How were four Russians and a Ukrainian allegedly able to steal more than 160 million payment card numbers from corporate networks over seven years? An indictment announced by U.S. Attorney Paul J. Fishman provides details.
By being transparent, federal government agencies can minimize public concern that government monitors individual speech and action on social media, new guidance from the U.S. federal CIO Council advises.
Under HIPAA Omnibus, many cloud computing providers are considered business associates directly liable for HIPAA compliance. What safeguards to protect health data should covered entities expect cloud providers to implement?
In this week's roundup, University of Virginia students' Social Security numbers were exposed on mailed health insurance brochures. Also, a California hospital reports a case of inappropriate records access by a staff member.
Federal authorities have indicted five Russians and Ukrainians linked to Heartland hacker Albert Gonzalez for the roles they allegedly played in a credit and debit card fraud scheme that compromised more than 160 million cards.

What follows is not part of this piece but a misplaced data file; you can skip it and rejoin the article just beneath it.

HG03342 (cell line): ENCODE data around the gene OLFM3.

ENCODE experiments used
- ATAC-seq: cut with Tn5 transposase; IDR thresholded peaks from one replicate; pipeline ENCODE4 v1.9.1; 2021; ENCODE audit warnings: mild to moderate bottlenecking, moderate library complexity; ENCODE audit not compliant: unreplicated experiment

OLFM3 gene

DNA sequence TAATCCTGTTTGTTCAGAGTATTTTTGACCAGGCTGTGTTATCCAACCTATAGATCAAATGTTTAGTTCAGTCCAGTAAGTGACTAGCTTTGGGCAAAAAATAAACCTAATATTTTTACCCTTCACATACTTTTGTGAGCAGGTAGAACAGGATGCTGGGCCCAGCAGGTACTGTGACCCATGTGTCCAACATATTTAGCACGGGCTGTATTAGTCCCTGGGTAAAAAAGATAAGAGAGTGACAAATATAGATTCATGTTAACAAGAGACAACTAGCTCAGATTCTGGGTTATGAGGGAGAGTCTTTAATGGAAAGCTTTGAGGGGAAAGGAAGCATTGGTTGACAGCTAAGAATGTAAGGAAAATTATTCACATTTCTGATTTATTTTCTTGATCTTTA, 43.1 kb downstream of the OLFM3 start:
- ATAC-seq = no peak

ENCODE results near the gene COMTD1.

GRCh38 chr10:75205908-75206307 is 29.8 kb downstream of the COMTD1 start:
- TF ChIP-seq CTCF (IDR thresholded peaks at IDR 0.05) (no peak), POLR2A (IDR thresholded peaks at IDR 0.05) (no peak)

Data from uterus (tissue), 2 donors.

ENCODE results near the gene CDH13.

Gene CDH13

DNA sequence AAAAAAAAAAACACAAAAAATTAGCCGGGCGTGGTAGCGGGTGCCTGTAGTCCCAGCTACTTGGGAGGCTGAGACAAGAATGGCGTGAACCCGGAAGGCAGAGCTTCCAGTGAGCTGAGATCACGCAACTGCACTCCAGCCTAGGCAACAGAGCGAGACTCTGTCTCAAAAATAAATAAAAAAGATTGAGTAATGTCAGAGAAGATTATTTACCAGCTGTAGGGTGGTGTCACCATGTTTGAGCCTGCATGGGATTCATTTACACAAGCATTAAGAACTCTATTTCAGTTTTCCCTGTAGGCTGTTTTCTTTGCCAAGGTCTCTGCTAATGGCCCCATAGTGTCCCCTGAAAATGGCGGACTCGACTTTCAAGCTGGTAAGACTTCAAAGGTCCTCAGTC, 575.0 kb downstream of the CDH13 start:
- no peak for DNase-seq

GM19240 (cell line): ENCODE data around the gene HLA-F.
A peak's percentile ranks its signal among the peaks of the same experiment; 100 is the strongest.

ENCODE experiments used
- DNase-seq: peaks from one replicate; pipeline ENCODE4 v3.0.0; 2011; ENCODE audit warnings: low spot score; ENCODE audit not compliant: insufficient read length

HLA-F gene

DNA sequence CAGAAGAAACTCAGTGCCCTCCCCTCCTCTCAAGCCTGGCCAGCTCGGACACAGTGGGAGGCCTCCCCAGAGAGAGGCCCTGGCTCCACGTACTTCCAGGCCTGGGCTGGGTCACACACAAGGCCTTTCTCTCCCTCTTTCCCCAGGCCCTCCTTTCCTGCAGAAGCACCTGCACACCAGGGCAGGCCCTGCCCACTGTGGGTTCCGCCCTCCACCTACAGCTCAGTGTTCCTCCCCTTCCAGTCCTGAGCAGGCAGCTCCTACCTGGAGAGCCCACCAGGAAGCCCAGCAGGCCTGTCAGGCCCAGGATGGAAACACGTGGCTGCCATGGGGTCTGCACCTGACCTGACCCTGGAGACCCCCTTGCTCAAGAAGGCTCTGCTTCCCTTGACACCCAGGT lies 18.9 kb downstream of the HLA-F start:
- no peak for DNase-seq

The National Security Agency is piloting a new program, as a result of the Edward Snowden incident, in which systems administrators with top-secret clearance can access certain secret documents only with the approval of another colleague.
A former respiratory therapist has pleaded guilty in an ID theft case involving more than 800 patient records. A security expert explains why detecting insider fraud can be difficult and offers prevention tips.
What can the Food and Drug Administration do to improve the security of medical devices? Sharon Finney, data security leader at Adventist Health System, offers her insights and also describes her organization's security efforts.
Under the new HIPAA Omnibus Rule, business associates and their subcontractors are now directly liable for HIPAA compliance. But what kinds of companies meet the definition of a business associate? Privacy attorney Stephen Wu explains.
Bruce McConnell, acting deputy undersecretary for cybersecurity, says he'll resign from the Department of Homeland Security on Aug. 10, making him the third senior cybersecurity official to leave DHS this year. He's seen as one of DHS's leading cybersecurity theorists.